Those who have saved and have extra money to invest should take the opportunity to think and perform a stock check, both metaphorically and actually, whether they have contributed enough to help those in need. Muslims are required to pay zakat, which is considered a form of devotion. Donating money to the impoverished is considered to cleanse annual earnings above and beyond what is needed to meet a person’s or family’s basic requirements.

What is Zakat?

What is zakat, and how does it work? Technically speaking, zakat is a 2.5 percent charitable contribution made by Muslims based on their extra money. It is computed as 2.5 % of your savings or financial resources that aren’t used for living costs. The formula excludes any revenue utilized to pay utility bills, mortgages, or other necessities. When determining how to compute zakat – or even if you are required to pay – you must also consider a few other factors.

What Precisely is Nisab?

When it comes to Zakat, Nisab is the minimal quantity of income that determines whether or not you must pay it. Having more than Nisab in your possession indicates you must pay zakat for each year. It’s unnecessary to pay zakat if the amount is less than that. Nisab is defined as either three grams of gold or twenty-one ounces of silver. Since gold & silver are no longer used as a medium of exchange, it is possible to compute their monetary value online.

  • Gold

Nisab is defined as 3 ounces in gold (87.48 grams) or its cash value. It’s easy to figure this out online by calculating your gram count by the actual gold price.

  • Silver

Nisab equals 21 ounces of silver (612.36 grams) or equivalent in currency in the silver specification. It’s easy to figure this out online by calculating the number of grams by the present silver market price.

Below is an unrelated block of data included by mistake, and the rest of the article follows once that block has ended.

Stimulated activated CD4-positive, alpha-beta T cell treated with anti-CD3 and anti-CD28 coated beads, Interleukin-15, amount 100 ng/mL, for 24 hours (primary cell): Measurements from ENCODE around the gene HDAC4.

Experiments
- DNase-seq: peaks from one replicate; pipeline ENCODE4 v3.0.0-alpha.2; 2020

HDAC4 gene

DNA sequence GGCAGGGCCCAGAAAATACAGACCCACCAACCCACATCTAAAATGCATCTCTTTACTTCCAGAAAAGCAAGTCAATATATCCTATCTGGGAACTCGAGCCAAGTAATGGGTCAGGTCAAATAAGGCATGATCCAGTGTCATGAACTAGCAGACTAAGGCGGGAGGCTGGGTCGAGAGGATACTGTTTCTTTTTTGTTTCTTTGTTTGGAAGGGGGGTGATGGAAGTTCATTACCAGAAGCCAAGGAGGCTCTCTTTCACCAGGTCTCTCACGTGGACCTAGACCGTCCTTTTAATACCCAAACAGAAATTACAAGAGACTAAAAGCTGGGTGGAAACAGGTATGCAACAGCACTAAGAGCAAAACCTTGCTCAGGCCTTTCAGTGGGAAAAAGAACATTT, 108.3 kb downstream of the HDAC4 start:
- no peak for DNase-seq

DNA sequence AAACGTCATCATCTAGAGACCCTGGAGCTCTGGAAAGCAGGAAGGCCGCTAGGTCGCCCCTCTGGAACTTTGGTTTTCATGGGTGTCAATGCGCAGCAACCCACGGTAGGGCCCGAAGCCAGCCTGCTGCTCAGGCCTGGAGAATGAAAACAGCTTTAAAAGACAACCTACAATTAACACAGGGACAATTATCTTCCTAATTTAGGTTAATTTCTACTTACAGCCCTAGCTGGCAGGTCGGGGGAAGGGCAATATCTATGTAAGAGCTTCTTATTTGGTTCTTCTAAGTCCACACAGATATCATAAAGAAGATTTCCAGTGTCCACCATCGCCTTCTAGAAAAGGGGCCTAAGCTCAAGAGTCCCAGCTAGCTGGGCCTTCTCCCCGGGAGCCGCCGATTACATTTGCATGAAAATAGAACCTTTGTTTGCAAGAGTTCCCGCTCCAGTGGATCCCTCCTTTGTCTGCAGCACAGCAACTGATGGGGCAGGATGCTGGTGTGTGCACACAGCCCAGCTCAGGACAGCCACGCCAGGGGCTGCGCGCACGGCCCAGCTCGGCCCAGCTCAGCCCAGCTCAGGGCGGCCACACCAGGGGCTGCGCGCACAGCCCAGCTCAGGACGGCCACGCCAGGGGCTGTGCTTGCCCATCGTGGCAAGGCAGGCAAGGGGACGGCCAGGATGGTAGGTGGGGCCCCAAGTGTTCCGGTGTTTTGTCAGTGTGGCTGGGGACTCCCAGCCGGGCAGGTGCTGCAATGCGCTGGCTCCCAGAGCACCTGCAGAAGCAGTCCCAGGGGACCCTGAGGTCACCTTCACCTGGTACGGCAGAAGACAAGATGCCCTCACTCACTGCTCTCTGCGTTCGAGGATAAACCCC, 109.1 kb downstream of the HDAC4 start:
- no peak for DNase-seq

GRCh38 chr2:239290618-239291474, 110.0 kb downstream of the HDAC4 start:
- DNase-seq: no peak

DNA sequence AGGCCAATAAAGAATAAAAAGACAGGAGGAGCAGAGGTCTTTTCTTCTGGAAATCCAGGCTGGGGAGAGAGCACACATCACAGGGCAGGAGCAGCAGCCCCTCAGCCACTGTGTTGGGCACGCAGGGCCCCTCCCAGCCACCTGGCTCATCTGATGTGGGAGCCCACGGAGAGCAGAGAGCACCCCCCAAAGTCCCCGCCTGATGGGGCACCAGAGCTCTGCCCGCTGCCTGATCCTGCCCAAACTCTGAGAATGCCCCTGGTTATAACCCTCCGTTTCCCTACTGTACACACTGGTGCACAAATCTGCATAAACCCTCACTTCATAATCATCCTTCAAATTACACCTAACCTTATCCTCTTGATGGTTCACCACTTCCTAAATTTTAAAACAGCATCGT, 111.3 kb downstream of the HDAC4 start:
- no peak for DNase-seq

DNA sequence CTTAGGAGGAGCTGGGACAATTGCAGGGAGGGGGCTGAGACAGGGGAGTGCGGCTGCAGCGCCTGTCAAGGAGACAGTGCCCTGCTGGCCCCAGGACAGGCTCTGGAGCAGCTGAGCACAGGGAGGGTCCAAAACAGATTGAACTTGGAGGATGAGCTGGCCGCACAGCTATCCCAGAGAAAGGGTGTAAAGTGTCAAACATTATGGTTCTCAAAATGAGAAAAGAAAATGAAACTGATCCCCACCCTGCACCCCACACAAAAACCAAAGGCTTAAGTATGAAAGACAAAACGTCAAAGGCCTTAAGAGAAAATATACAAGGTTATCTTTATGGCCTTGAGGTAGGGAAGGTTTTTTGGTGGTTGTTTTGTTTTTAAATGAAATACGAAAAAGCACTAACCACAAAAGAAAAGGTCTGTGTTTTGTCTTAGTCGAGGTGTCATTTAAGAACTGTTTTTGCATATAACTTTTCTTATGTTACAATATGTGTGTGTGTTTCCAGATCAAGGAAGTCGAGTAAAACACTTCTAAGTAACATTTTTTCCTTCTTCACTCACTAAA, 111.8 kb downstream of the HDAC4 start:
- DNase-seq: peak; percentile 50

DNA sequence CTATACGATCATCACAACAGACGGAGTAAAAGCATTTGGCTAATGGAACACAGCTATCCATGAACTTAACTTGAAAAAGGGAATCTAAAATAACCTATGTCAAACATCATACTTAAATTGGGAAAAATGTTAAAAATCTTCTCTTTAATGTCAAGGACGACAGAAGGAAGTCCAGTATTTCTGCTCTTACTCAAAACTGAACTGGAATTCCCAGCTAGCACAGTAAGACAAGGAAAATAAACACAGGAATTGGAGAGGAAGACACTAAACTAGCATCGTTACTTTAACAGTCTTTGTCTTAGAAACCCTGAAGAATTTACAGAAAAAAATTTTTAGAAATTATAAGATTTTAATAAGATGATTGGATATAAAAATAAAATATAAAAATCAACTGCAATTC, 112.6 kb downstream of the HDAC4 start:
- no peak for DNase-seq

How Can I Tell If I Owe Zakat?

According to sources online, many scholars agree that the main prerequisites for zakat areas are obligatory for Muslim adults of sound mind, who have at minimum one lunar year’s worth of Zakatable wealth. Minors with wealth or inheritance may be eligible for zakat provided they meet the other requirements: they must be Muslim, have full control of the property with one lunar cycle, and satisfy the Nisab barrier. Although it’s not qualified for child subsidies or Eid money, this only applies to children who have trust assets and inheritances.

How Do I Calculate Zakat in the First Place?

In most cases, calculating zakat is as simple as figuring out how much you owe in taxes. This is the simplest way to express the formula:

  • Add up all of your earnings:

Make a list of all of your assets from the previous year. Your overall revenue comprises all of the following: cash, gold, silver, debts owing to you, investment property, shares and stocks, investment and savings funds, and business assets.

  • Compile a list of your immediate requirements and living costs.

This would include: Individual & Living Costs + Borrowings You Owe + Expenditure = Your Living Expenses.

  • Calculate your total Zakatable Assets.

Zakatable wealth is the difference between your total income and your living expenses.

  • Check to see if it’s higher than Nisab’s criterion.

Calculate the current cash worth of your Nisab threshold based on its current gold or silver value. If your Zakatable assets exceed the Nisab standard, you can proceed to the following step.

  • Calculate the amount of zakat that you owe:

The amount of zakat you owe this year is the sum of your Zakatable Wealth multiplied by 2.5%.


You should now estimate your zakat after reading this blog confidently. Even if this is anything new to you, or if you do it every year, our goal is to assist you in making the most of this lovely occasion with perfection. We hope that Allah’s favor and mercy may be drawn closer to us via this great act of worship and that we will be able to help those who are most in need.